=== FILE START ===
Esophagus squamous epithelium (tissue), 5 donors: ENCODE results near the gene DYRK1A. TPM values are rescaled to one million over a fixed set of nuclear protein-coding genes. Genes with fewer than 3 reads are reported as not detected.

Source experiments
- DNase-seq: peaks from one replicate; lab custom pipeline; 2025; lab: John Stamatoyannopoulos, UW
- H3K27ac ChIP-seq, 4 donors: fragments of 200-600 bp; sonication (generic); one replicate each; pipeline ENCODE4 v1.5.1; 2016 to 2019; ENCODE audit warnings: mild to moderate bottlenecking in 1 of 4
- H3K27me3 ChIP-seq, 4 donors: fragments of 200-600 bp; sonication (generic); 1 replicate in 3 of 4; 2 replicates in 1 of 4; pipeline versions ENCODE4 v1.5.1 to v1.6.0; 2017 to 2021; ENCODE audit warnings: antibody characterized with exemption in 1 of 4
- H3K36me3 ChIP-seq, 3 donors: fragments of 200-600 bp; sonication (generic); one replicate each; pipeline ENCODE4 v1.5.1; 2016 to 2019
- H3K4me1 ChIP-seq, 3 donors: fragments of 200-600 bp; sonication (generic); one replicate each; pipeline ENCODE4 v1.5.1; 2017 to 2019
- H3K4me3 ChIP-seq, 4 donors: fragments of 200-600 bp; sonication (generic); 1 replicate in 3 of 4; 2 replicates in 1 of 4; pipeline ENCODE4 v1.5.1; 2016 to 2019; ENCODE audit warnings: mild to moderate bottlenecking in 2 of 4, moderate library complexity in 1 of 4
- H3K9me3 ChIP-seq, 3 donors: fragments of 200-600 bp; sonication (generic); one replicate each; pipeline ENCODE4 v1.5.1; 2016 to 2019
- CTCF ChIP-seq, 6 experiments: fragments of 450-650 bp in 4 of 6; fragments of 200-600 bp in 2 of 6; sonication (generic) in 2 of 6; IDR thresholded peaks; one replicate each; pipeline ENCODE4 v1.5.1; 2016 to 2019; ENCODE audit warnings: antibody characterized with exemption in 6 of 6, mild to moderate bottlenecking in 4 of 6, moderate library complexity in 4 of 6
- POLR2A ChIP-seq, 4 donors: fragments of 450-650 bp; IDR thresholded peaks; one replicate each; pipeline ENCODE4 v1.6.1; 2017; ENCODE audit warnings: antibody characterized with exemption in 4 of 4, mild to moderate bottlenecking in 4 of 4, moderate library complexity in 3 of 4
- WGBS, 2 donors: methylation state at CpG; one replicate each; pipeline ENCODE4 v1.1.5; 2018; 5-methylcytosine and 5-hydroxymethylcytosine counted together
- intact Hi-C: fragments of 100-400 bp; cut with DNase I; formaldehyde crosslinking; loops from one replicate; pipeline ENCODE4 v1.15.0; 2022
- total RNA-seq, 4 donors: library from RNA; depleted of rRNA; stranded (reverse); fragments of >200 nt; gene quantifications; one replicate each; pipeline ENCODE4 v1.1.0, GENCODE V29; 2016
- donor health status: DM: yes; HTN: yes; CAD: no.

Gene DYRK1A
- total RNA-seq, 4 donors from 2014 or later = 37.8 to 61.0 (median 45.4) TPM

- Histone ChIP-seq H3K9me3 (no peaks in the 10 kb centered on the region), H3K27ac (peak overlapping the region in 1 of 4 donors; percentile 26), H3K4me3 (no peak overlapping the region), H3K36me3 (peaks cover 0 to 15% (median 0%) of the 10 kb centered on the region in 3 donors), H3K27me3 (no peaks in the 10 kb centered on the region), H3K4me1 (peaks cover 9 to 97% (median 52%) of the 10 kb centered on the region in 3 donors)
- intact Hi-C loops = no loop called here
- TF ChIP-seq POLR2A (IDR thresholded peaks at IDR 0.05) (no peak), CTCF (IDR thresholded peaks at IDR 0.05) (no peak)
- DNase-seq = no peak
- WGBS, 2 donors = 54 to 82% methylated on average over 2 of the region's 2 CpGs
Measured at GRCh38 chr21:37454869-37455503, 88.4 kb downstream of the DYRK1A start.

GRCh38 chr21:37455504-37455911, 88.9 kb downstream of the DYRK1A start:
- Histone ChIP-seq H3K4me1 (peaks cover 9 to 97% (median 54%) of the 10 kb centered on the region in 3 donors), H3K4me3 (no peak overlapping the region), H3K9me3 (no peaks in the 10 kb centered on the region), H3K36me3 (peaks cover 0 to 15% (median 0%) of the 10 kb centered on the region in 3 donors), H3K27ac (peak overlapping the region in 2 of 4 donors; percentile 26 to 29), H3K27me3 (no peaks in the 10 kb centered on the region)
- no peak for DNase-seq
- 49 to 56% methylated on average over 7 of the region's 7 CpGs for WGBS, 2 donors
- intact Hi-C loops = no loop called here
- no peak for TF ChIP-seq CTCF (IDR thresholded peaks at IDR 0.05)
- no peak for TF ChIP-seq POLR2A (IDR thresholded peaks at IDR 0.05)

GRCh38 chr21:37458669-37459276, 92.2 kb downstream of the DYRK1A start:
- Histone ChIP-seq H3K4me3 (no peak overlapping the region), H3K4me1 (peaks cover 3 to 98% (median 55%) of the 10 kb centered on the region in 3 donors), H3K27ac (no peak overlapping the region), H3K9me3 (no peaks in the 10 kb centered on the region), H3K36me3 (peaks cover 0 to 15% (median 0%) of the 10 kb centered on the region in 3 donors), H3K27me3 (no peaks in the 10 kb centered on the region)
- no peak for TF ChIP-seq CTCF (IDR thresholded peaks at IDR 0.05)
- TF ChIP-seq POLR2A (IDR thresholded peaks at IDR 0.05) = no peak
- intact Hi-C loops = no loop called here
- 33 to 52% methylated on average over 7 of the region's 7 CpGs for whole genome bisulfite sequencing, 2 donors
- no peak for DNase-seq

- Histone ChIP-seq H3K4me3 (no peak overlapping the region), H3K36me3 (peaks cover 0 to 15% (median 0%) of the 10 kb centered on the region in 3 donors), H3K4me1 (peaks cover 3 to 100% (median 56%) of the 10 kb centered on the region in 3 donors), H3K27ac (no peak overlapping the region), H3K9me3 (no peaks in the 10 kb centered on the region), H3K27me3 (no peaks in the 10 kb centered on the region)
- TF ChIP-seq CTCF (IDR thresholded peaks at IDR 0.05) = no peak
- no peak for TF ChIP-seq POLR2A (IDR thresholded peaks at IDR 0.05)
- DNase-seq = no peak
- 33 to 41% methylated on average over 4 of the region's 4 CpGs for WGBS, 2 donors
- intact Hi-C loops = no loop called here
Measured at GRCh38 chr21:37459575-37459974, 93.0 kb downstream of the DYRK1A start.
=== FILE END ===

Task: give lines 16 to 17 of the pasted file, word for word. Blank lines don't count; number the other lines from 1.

Gene DYRK1A
- total RNA-seq, 4 donors from 2014 or later = 37.8 to 61.0 (median 45.4) TPM